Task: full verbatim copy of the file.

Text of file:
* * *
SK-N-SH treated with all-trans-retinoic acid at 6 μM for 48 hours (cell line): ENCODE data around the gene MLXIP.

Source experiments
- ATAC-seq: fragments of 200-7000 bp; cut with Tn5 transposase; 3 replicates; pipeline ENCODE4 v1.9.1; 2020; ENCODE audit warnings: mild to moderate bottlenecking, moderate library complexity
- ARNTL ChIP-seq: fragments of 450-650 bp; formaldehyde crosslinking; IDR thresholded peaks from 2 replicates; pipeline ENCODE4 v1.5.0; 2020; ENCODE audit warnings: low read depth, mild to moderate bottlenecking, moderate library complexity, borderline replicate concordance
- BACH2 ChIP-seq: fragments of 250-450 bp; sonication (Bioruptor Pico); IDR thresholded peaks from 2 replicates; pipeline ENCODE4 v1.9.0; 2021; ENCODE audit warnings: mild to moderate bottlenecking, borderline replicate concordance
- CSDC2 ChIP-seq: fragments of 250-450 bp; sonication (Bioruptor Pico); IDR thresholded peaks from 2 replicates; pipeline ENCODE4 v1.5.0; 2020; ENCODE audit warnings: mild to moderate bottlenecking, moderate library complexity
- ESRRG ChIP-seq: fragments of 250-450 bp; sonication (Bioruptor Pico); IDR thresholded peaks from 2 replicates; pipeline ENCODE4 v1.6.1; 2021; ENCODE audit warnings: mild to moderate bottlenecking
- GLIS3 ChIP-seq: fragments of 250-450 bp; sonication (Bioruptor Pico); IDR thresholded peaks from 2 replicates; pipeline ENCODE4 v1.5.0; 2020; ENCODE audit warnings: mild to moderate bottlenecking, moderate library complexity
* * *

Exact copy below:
SK-N-SH treated with all-trans-retinoic acid at 6 μM for 48 hours (cell line): ENCODE data around the gene MLXIP.

Source experiments
- ATAC-seq: fragments of 200-7000 bp; cut with Tn5 transposase; 3 replicates; pipeline ENCODE4 v1.9.1; 2020; ENCODE audit warnings: mild to moderate bottlenecking, moderate library complexity
- ARNTL ChIP-seq: fragments of 450-650 bp; formaldehyde crosslinking; IDR thresholded peaks from 2 replicates; pipeline ENCODE4 v1.5.0; 2020; ENCODE audit warnings: low read depth, mild to moderate bottlenecking, moderate library complexity, borderline replicate concordance
- BACH2 ChIP-seq: fragments of 250-450 bp; sonication (Bioruptor Pico); IDR thresholded peaks from 2 replicates; pipeline ENCODE4 v1.9.0; 2021; ENCODE audit warnings: mild to moderate bottlenecking, borderline replicate concordance
- CSDC2 ChIP-seq: fragments of 250-450 bp; sonication (Bioruptor Pico); IDR thresholded peaks from 2 replicates; pipeline ENCODE4 v1.5.0; 2020; ENCODE audit warnings: mild to moderate bottlenecking, moderate library complexity
- ESRRG ChIP-seq: fragments of 250-450 bp; sonication (Bioruptor Pico); IDR thresholded peaks from 2 replicates; pipeline ENCODE4 v1.6.1; 2021; ENCODE audit warnings: mild to moderate bottlenecking
- GLIS3 ChIP-seq: fragments of 250-450 bp; sonication (Bioruptor Pico); IDR thresholded peaks from 2 replicates; pipeline ENCODE4 v1.5.0; 2020; ENCODE audit warnings: mild to moderate bottlenecking, moderate library complexity